The importance of the family can also be detected simply by considering the existence of many family-related Chinese words that contain the character 家 (jiā). For example:
大家 (dà jiā, literally “big family”)——Everybody
国家 (guó jiā, literally “national family)——Country
家具 (jiā jù, literally “family tool”)——Furniture
In contrast to the Western notion of the nuclear family (one father and one mother raising their children) stands the traditional Chinese extended family (grandparents, unmarried aunts, uncles, married sons, grandchildren and great-grandchildren). This way of life produced an astoundingly rich vocabulary to define, differentiate and describe relations between family members.
The oldest known dictionary of the Chinese language, the Erh-ya (尔雅 Ěr yǎ), contains a mind-boggling 2,000 terms for family relations. Due to the rapid contraction of the family as a consequence of the so-called one-child policy (1979-2015), many of these words have fallen into disuse. However, contemporary Chinese does still employ dozens of unique relationship words, many of which don’t exist in Western languages. For example:
表哥 (biǎo gē)——Older male cousin
妗子(jìn zi)——Mother’s brother’s wife
姨父 (yí fu)——Mother’s sister’s husband
Men and Women
The traditional role of men in the family was that of provider, maintainer and protector. Historically, Confucian and Daoist customs, patriarchal cultural beliefs and the exclusion of women from economic and educational spheres all combined to elevate the importance of men and minimize the importance of women (重男轻女 zhòng nán qīng nǚ).
Women were primarily seen in light of their ability to produce male heirs who would maintain the descent line, thereby pleasing the ancestors. In fact, the term for “good” in Chinese is 好 (hǎo), which is the character for female (女 nǚ) set alongside the character for a male child (子 zi).
This belief in women’s inferiority compared to men is the source of several sayings still in use today, such as 男尊女卑 (nán zūn nǚ bēi) which translates literally as “men are high, women low” and means “women are inferior to men.”
When not pregnant or giving birth, the expectation was that women were to focus their energies on homelife and childrearing. The Confucian doctrine of the Three Obediences and Four Virtues (三从四德 sān cóng sì dé) laid out strict rules for women. It was expected that while at home, a woman should follow her father. Upon marriage, she was expected to follow her husband, and after marriage, she was expected to follow her son.
This rule can be stated in Chinese as: 在家从父, 出家从夫, 婚后从子 zài jiā cóng fù, chū jià cóng fū, hūn hòu cóng zǐ).
In all arenas and at all stages of life, women were required to allow their male counterparts—fathers, husbands and sons—to take on responsibility for most aspects of their lives. Despite these strict Confucian norms, in practice many women did in fact take up positions of power, and one, Wu Zetian, even assumed the most powerful position in the land, becoming empress in her own right.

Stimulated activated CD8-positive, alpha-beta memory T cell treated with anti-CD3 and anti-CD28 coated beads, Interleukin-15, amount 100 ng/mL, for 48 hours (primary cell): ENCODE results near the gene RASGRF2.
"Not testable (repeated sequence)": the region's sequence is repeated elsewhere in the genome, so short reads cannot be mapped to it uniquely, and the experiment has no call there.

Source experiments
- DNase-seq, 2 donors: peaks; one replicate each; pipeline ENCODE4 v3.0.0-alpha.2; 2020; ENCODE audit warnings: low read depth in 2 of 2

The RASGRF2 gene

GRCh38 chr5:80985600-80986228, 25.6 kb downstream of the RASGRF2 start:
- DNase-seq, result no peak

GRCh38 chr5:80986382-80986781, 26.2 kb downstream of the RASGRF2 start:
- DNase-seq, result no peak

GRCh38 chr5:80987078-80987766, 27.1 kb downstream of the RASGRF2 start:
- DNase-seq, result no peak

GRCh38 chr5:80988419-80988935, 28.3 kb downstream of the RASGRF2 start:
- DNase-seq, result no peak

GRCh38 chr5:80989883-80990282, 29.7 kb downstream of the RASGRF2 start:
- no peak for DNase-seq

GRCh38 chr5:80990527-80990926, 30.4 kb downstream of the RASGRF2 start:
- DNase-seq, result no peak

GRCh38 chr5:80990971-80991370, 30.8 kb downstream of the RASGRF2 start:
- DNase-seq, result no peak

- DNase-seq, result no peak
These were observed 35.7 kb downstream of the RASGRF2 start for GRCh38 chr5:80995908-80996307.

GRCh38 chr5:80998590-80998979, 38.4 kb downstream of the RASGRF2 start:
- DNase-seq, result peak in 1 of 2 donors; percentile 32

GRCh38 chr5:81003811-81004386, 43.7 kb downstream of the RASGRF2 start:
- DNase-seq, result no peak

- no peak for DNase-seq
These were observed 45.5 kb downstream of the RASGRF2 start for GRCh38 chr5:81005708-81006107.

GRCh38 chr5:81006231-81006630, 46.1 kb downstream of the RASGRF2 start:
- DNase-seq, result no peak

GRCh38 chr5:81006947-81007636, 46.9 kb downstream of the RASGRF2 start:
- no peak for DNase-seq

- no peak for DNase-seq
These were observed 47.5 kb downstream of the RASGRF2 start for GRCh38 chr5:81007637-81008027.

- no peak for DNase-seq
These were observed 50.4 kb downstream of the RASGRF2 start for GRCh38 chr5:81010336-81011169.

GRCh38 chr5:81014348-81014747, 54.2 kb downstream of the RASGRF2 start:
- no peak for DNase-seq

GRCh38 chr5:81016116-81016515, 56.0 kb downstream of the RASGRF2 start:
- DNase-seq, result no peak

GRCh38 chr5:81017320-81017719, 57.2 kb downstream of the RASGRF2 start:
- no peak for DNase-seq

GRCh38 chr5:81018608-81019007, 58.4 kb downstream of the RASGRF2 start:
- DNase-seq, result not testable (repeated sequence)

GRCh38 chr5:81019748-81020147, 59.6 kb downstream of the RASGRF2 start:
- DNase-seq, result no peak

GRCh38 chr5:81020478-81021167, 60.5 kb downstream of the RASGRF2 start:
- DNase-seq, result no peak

China’s rollercoaster of a 20th century shattered many of these historical patterns and radically reshaped many others. While there are enormous differences between conditions in urban and rural areas, since 1949 Chinese women as a whole have become much more educated, independent and integrated into the workforce (although they are still substantially underrepresented when it comes to business and political leadership positions).
Chinese society in the 21st century continues to change and transform. China’s megacities are fast producing their own updated expectations for men and women, while the influx of tens of millions of migrant workers from rural areas often reinforces older relationship models.
As is the case with all nations, but perhaps more so in China due to the length and continuity of its history, modernity and tradition have yet to achieve a stable balance—it remains a give and takes between past and present. Women continue to assume unprecedented positions of power and at the same time, traditional beliefs continue to influence which options and opportunities are—and are not—available.
Proverbs About Family
The proverbs below reflect the historical centrality of the family to Chinese cultural life, and they also indicate just how multidimensional this notion is.
Some sayings, particularly those expressing intimacy and support of family relationships, will find a place in the hearts of modern readers. Other proverbs, particularly those relating to the plight of women and the conditions of marriage, will perhaps make the modern reader uncomfortable.
History is sometimes wonderful, sometimes terrible and always complicated, and Chinese history is no different. China’s evolving attitudes towards the family are recorded in these proverbs.